'The Passion' and 'liturgy wars'; A tour of Denver; Annual Religious Education Congress in Los Angeles; Canadian talk show TV; The John Jay report
|John L. Allen Jr.
"The hard task of the church today is not to beat the bushes for new priestly vocations, but to clear away every obstacle not precluded by divine revelation that might prevent our church from properly discerning and empowering the many charisms that are now present, 'ripening on the vine.' When we do that, we may just discover that our 'priest shortage' will appear in a quite different light."
an American lay theologian
By JOHN L. ALLEN JR.
in North America this week, having lectured in Denver and Los Angeles, followed
by an appearance on Canadian television in Vancouver. Aside from the John Jay
study on the sexual abuse crisis in the United States (more on that later), two
stories keep coming up as I move around: Mel Gibson’s film “The Passion of the
Christ” and the most recent developments in the Catholic Church’s “liturgy
former comes up with just about anybody, while the latter belongs to the
rarified sphere of liturgical specialists (which will tell you something about
the people I tend to hang around with). But as I sat in a hotel room in Los
Angeles reading a leaked copy of the ratio translationis, a 70-page set
of principles for translation in English recently circulated by the Vatican, I
had a flash of insight.
There’s an odd sense in which the movie and the liturgical battles are really
the same story.
precisely, there is a common element underlying both stories, along with a slew
of other recent developments in religion. It’s a trend towards bold assertion of
identity from Christian conservatives tired of asking permission to proclaim who
they are and what they believe, in their own language and on their own terms.
consider “The Passion” first.
usual case against the movie reflects the psychology of an enlightened Christian
majority. Given how images of “the Jews” and their role in the death of Christ
have been exploited by anti-Semites though the centuries, the argument runs, one
must show extra sensitivity. It is not enough simply to tell the Gospel story;
one must ensure the story is properly understood, that it does not inflame
hatred or prejudice. The implicit assumption is that Christians still more or
less set the cultural tone.
is not how things seem, however, from Mel Gibson’s side of the fence.
Gibson and those Catholics and evangelicals most supportive of him, the dominant
culture today is in fact post-Christian and rabidly secular – at best
indifferent, and at worst hostile, to traditional Christian belief and practice.
In such a context, they believe, Christianity has too long sought to put on a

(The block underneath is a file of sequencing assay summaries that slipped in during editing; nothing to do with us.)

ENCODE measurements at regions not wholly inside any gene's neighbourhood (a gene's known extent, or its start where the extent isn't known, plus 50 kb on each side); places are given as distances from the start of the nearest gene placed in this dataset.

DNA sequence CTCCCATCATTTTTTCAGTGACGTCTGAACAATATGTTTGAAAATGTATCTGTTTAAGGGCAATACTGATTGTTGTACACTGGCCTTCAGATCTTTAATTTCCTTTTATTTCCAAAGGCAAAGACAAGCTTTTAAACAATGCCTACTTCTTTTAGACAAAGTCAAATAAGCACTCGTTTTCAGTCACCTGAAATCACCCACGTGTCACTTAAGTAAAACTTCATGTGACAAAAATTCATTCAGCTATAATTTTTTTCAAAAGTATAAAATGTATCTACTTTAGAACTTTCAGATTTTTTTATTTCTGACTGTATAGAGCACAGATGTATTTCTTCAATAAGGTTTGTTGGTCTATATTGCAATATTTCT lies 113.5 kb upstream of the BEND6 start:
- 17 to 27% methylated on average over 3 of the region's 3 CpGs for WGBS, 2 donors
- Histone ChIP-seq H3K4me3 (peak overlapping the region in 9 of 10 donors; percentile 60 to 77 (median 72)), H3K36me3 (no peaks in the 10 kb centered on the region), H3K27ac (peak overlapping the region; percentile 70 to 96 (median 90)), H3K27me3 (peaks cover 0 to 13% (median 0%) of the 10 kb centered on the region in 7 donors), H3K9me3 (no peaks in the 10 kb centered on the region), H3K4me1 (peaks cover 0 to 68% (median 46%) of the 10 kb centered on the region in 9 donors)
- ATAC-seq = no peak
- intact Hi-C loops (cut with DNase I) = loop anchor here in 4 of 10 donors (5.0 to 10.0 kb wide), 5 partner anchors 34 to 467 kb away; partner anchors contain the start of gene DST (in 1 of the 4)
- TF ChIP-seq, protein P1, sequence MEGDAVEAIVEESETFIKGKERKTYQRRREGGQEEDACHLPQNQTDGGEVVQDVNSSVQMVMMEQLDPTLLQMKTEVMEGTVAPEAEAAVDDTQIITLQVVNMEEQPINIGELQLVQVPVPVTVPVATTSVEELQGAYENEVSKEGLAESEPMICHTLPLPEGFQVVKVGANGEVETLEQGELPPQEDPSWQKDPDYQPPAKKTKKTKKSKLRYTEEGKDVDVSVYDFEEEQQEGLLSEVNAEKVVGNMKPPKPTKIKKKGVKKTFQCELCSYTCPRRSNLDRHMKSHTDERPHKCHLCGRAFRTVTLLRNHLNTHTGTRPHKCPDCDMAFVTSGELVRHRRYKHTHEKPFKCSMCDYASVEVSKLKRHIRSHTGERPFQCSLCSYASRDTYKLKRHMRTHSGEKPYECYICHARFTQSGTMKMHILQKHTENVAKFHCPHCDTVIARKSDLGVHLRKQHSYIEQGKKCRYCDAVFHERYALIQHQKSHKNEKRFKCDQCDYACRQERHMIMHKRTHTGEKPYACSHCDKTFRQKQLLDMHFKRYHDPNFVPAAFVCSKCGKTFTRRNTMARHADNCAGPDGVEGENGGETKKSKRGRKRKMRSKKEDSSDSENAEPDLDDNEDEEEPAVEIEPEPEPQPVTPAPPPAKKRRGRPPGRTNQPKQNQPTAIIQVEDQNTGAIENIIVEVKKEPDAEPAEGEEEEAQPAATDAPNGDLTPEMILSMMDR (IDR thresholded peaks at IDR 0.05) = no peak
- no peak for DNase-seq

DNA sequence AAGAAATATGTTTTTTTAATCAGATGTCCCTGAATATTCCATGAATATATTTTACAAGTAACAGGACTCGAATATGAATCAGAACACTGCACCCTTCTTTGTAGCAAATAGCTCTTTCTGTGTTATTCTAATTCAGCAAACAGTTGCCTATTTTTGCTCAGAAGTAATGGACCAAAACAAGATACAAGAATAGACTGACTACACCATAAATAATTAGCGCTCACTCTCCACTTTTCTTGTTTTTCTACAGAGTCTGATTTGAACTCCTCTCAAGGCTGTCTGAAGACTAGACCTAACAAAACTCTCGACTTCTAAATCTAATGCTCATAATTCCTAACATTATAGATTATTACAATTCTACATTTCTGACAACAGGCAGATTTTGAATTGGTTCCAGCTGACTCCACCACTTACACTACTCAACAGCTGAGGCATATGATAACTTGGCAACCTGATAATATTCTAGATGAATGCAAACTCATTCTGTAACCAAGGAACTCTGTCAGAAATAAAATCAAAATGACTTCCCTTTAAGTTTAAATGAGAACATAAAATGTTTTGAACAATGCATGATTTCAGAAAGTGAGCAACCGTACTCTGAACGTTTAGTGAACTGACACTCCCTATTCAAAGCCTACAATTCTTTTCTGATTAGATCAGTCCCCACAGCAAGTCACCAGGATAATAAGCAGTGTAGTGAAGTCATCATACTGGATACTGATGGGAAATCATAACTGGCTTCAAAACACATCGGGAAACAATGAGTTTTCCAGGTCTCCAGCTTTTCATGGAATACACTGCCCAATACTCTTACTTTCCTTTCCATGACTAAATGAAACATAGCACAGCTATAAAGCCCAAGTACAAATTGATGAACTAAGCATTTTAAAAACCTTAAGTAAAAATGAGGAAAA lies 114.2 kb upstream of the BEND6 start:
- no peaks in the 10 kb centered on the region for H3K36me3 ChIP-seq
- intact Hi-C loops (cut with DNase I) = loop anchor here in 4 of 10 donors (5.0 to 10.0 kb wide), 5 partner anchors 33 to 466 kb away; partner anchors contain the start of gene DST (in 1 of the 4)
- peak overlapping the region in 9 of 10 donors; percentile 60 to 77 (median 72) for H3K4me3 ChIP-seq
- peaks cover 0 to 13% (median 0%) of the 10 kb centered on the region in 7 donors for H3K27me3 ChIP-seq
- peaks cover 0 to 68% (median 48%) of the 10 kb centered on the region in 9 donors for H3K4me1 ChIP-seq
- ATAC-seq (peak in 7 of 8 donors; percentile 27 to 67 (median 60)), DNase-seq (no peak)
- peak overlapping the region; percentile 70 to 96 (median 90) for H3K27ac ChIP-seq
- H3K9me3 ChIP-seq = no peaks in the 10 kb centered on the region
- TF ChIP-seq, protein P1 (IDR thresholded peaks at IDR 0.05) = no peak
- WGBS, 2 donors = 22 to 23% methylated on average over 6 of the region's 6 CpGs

socially acceptable face in order not to give offense. In the bargain, it has
sometimes sacrificed a clear sense of self.
visceral appeal of “The Passion” for many Christians lies precisely in the fact
that no rough edges have been sanded off, no potentially divisive elements have
been smoothed over. It is not the Gospel “lite.”
same impulse to self-assertion cuts across the liturgical battles, even though
the issues are more complex and public interest much smaller. Here too,
conservative forces have long insisted that post-Vatican II translations for
worship in English gave too much away to the argot of secular modernity, as well
as to nice-sounding ecumenical formulae that they regard as spotty in terms of
fidelity to Catholic tradition.
Vatican’s new ratio translationis, a document that sets out principles to
guide translation of liturgical texts from Latin into English, instructs
translators to seek a distinctive “liturgical vernacular.” They are to resist
influence from academic style manuals, psychological or emotional verbiage,
colloquial speech, or language drawn from Protestants. The idea is to sound more
the extent that a vernacular is a liturgical one, it refrains from using
‘expressions of the moment’ and instead searches for words that can draw from
its own literary history to express the divine realities found in the liturgy,”
the ratio says.
Because academic style manuals are “unconcerned with properly liturgical
practices” and ignorant of “biblical and theological contexts,” those manuals,
“like many other handbooks of grammar or usage derived from commerce,
advertising or politics … cannot be used as reliable standards for liturgical
identity impulse cuts across a wide range of issues, from doctrinal debates
(such as Vatican insistence on Christ as the lone savior of humanity) to trends
like home schooling. In part, the assertion of traditional identity is a
reaction against the cultural homogenization driven by globalization. It’s not
just religion – there’s a strong trend towards assertion of traditional
languages and cultural practices too, in disparate areas such as cooking and
crafts, within communities all around the planet fearful of losing their sense